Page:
I think the hardest thing balancing farming with babies is the weather. Here in southeastern NC its hot and humid in the spring and the summer, sometimes even into fall. Some days are just too much for the babies to be out in. We work in shifts those days or early morning and late afternoons. Im looking forward to having a hightunnel to work in for the first time this winter. That will help me and the girls get "outdoors" more in the cold months. This past year we didn't get out much on the really cold days.
A Typical Day
"We wake up around first light to the sounds of roosters crowing, ducks, guinea's and geese honking as the cattle bump and bang their way out of the barn and trod slowly out to pasture. We live above the barn so the sounds of the animals are always around us. We cosleep in a giant family bed so Im usually by woken by one or two smiling babies crawling on top of me. We snuggle for a bit then get up for coffee and morning milk for the girls. We get the most amazing raw milk from a good farming friend of mine and we all LOVE how rich and creamy it is. I make the girls a good breakfast because having hungry babies in tow is no way to get work done on the farm. "Veggie eggs" is my go-to for them; some greens and onions from the garden sautéed and scrambled with some of our pastured eggs. It is an easy and filling breakfast for them. We head out to the garden first thing in the warmer months while Daddy hangs back at the barns to feed up for the day. We built the girls an enclosed play area within the market garden with a little house and a mock well. It is fenced and allows me to work while they play in an area that I know is safe. Other days I let them run wild through the garden while I work. They play in the hose and with a bubble machine, dig through the beds as I weed or look for berries to eat. One of my girls is an expert strawberry picker at just 16 months. I have to watch her or she'll eat all the good berries. Sometime around noon we all head back inside for lunch. I usually make something quick and easy for the girls. Some of our pastured ground beef, a bit of avocado and some fried sweet potato or something similar. The girls play for a bit after they eat lunch and usually fall asleep watching elmo while they snuggle together with their blankies. Daddy heads back outside to work while I use the quiet time to clean or answer emails, whatever needs to be done that I can do inside. I head back outside to work in the garden again around 3 or 4pm as the day is beginning to cool off and we start to get some shade in the garden. Some days the girls come with me other days they stay upstairs with Daddy since he's usually coming in around that time. Other days we all go back out to the garden to work again. It just depends on what needs to be done. Im usually out there until 7pm or so when I head in to make dinner. Having the very best food is a huge part of what makes farming so rewarding. My favorite dinner is one of our skirt steaks cooked on the grill with a big plate of veggies from the garden on the side. Nothing is better than digging into a plate full of your own food after a long productive day on the farm. After dinner I shower with the girls if needed and everyone is back in bed by 9pm, ready to get up and do it all again the next day."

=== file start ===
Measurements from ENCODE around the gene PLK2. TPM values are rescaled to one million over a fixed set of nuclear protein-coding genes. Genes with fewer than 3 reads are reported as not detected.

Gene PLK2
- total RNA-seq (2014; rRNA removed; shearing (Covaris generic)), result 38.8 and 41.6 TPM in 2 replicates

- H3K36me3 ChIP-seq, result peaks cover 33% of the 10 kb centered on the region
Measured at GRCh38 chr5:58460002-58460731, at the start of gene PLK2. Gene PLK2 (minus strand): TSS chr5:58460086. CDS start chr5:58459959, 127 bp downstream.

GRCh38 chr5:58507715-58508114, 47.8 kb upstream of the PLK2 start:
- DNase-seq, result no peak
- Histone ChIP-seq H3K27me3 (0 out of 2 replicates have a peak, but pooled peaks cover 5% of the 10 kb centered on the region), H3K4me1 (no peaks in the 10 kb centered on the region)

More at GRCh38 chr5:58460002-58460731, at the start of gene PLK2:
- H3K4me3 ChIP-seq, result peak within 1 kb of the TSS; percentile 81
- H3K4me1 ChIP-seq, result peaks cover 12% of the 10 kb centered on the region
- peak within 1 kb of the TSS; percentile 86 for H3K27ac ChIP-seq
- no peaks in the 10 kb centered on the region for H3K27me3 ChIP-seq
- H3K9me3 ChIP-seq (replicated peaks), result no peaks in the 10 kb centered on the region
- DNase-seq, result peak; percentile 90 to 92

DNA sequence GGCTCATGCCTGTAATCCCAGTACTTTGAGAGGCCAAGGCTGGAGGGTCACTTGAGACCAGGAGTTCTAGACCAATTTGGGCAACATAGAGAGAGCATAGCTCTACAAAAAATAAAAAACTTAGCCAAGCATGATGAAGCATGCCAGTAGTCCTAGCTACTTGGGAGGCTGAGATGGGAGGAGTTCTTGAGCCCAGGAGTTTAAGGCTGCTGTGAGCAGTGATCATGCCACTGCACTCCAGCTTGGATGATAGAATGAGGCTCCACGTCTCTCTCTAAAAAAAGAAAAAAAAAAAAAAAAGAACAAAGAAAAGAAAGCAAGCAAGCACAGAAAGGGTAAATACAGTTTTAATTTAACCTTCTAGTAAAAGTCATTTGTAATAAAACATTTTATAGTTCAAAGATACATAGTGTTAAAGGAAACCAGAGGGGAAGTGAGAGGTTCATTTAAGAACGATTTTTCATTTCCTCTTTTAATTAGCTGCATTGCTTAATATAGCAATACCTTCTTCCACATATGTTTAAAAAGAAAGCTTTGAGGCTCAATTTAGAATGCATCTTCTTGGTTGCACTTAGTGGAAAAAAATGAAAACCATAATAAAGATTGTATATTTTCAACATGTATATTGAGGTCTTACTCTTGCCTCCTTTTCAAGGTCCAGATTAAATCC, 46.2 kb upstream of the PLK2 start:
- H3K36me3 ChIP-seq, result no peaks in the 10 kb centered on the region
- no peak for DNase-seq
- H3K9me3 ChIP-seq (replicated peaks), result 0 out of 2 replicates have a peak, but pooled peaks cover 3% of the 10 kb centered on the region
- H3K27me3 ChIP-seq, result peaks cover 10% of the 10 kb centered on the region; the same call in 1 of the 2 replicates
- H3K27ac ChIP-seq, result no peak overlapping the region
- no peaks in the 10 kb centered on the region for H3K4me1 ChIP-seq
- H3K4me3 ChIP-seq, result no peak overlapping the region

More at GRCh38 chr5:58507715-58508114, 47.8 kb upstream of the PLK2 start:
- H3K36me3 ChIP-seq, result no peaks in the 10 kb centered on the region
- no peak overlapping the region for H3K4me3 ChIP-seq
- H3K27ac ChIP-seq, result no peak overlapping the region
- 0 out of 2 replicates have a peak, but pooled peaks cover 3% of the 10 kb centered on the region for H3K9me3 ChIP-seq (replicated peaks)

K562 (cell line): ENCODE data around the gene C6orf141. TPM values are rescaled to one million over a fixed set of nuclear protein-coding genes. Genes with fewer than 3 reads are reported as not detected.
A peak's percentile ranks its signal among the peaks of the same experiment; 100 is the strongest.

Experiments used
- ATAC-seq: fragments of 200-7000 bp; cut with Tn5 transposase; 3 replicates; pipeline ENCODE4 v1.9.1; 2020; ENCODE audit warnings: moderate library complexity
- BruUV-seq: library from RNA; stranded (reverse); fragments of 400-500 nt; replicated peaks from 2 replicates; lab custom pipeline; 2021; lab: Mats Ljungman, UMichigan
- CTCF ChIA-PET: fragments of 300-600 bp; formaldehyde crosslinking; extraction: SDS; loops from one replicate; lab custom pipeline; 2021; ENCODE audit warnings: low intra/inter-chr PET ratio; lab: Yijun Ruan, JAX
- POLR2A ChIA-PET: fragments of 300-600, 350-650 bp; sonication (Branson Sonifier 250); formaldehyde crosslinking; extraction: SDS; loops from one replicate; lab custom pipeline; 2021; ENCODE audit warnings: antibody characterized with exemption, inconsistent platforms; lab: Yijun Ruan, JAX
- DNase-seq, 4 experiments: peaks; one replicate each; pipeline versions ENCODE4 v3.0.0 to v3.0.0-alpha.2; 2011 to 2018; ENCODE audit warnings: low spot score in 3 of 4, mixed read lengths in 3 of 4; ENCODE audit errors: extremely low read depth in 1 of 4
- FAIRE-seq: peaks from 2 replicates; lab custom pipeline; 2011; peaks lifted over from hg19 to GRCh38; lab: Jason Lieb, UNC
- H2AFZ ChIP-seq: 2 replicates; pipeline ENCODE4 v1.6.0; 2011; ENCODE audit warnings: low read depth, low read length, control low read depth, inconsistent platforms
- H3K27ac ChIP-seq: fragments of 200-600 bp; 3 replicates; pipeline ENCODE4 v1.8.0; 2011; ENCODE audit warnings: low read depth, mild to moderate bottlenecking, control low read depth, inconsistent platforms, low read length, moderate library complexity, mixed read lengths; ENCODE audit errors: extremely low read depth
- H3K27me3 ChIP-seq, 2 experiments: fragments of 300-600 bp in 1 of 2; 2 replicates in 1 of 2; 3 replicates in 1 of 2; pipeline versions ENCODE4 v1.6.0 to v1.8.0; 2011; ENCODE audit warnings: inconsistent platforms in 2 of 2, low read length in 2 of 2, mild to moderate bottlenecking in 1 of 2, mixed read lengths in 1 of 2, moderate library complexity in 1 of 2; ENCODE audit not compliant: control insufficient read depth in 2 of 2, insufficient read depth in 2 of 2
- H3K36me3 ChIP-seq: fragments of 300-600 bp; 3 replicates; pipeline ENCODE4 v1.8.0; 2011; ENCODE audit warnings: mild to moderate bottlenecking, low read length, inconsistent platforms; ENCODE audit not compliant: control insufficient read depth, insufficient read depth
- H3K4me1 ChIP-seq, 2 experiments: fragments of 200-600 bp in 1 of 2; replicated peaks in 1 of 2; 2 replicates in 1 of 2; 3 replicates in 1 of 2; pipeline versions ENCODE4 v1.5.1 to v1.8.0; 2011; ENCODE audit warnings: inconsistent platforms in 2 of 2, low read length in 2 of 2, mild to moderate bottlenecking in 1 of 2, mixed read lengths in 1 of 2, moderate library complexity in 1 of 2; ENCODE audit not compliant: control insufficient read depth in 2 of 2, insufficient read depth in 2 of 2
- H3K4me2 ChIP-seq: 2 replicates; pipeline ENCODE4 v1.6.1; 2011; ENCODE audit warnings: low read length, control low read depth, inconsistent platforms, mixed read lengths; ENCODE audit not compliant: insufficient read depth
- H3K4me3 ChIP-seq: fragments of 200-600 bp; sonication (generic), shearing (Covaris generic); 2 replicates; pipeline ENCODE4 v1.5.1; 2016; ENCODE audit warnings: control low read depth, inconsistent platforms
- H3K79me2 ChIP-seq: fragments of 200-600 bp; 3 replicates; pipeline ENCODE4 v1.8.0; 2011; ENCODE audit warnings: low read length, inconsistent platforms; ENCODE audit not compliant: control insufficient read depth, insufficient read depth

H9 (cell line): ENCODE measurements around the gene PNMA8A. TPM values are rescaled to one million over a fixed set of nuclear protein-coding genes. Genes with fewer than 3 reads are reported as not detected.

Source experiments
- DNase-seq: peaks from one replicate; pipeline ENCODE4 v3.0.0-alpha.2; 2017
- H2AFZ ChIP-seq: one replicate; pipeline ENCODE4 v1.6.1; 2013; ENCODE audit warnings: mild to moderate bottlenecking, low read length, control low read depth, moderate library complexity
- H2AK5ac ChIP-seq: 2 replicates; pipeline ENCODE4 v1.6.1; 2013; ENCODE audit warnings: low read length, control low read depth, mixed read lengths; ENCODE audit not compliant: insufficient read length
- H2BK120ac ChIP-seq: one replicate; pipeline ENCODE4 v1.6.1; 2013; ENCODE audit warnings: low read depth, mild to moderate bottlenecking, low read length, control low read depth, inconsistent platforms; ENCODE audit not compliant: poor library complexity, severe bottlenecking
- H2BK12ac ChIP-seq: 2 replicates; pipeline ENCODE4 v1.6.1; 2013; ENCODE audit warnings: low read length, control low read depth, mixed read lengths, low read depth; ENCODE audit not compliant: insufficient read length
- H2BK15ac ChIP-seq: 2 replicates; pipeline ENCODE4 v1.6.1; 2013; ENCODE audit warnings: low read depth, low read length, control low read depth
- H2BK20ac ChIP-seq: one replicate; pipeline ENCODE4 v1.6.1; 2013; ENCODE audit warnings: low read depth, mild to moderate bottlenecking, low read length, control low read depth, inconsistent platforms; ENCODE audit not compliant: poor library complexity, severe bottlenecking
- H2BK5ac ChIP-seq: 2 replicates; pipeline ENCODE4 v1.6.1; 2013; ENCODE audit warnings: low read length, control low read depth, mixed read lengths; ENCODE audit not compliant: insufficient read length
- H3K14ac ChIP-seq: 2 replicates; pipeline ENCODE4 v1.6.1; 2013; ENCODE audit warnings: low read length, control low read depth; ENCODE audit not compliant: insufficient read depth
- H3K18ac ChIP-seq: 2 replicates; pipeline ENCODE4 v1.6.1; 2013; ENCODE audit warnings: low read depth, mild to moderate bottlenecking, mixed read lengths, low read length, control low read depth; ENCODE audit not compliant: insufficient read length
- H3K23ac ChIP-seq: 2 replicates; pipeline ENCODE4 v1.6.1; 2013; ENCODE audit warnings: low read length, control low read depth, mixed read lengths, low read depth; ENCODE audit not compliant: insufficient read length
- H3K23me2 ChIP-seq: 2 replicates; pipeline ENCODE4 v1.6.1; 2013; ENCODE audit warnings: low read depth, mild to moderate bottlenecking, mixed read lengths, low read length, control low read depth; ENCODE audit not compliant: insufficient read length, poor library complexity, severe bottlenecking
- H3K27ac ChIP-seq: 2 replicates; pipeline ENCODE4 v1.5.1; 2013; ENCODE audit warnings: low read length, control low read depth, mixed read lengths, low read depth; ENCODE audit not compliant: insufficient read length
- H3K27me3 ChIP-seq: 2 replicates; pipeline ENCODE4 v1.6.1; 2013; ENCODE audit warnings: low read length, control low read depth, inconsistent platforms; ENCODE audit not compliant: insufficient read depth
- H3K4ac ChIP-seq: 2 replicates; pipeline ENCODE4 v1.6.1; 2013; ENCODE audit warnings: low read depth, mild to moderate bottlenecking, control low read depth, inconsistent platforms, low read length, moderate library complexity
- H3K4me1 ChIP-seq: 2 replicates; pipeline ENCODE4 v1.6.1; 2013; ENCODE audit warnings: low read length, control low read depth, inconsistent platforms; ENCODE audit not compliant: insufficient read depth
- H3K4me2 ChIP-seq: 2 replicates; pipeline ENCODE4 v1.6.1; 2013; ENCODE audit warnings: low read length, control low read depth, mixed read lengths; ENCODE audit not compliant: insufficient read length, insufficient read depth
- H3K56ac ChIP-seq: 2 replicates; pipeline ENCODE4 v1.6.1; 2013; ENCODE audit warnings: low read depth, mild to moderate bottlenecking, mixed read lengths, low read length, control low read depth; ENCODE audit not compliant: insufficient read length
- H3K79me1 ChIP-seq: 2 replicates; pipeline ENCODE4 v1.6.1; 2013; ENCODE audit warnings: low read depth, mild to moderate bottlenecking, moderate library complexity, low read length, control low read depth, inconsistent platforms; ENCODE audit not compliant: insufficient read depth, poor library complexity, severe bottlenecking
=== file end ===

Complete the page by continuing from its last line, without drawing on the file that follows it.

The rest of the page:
My advice for expectant mothers of twins is to just let go and let the ride take you. It can be so hard but it is so so rewarding. Make friends with other twin moms even if its just online. You need those connections so you have someone who understands the joys as well as the struggles. Im often asked if I think its harder having two at once. I always answer that I dont really know since Ive only had the two but I would imagine the truth is that it is a little of both. There are two babies that need you but they have each other too. I am doing everything in my power to foster and nurture the love my girls have for each other. As a twin Mom you have to accept that you arent the only one who can comfort your baby; their love for each other is also their comfort and that is the best part!!